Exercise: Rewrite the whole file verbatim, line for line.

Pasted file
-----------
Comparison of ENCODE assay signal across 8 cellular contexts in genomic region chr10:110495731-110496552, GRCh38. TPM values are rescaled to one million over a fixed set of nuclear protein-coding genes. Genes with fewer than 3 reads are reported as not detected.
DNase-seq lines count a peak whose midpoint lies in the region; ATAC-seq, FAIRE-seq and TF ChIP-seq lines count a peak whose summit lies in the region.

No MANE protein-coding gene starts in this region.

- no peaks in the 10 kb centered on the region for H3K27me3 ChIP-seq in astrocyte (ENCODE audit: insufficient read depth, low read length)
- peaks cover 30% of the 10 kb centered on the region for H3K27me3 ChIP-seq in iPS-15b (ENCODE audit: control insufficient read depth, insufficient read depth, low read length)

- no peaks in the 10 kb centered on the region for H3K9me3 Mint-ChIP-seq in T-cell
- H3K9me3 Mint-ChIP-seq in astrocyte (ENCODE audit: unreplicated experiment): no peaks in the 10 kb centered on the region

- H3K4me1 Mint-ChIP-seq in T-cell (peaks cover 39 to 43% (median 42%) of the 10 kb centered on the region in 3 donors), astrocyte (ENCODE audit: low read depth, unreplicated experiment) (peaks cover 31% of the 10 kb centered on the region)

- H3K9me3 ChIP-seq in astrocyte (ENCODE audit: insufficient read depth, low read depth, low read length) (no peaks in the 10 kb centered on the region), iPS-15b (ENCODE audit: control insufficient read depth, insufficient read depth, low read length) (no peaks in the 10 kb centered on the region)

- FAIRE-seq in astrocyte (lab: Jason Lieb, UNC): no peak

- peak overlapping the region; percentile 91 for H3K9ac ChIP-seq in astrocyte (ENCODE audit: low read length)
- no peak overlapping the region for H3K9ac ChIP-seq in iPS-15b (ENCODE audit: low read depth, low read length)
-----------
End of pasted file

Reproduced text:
Comparison of ENCODE assay signal across 8 cellular contexts in genomic region chr10:110495731-110496552, GRCh38. TPM values are rescaled to one million over a fixed set of nuclear protein-coding genes. Genes with fewer than 3 reads are reported as not detected.
DNase-seq lines count a peak whose midpoint lies in the region; ATAC-seq, FAIRE-seq and TF ChIP-seq lines count a peak whose summit lies in the region.

No MANE protein-coding gene starts in this region.

- no peaks in the 10 kb centered on the region for H3K27me3 ChIP-seq in astrocyte (ENCODE audit: insufficient read depth, low read length)
- peaks cover 30% of the 10 kb centered on the region for H3K27me3 ChIP-seq in iPS-15b (ENCODE audit: control insufficient read depth, insufficient read depth, low read length)

- no peaks in the 10 kb centered on the region for H3K9me3 Mint-ChIP-seq in T-cell
- H3K9me3 Mint-ChIP-seq in astrocyte (ENCODE audit: unreplicated experiment): no peaks in the 10 kb centered on the region

- H3K4me1 Mint-ChIP-seq in T-cell (peaks cover 39 to 43% (median 42%) of the 10 kb centered on the region in 3 donors), astrocyte (ENCODE audit: low read depth, unreplicated experiment) (peaks cover 31% of the 10 kb centered on the region)

- H3K9me3 ChIP-seq in astrocyte (ENCODE audit: insufficient read depth, low read depth, low read length) (no peaks in the 10 kb centered on the region), iPS-15b (ENCODE audit: control insufficient read depth, insufficient read depth, low read length) (no peaks in the 10 kb centered on the region)

- FAIRE-seq in astrocyte (lab: Jason Lieb, UNC): no peak

- peak overlapping the region; percentile 91 for H3K9ac ChIP-seq in astrocyte (ENCODE audit: low read length)
- no peak overlapping the region for H3K9ac ChIP-seq in iPS-15b (ENCODE audit: low read depth, low read length)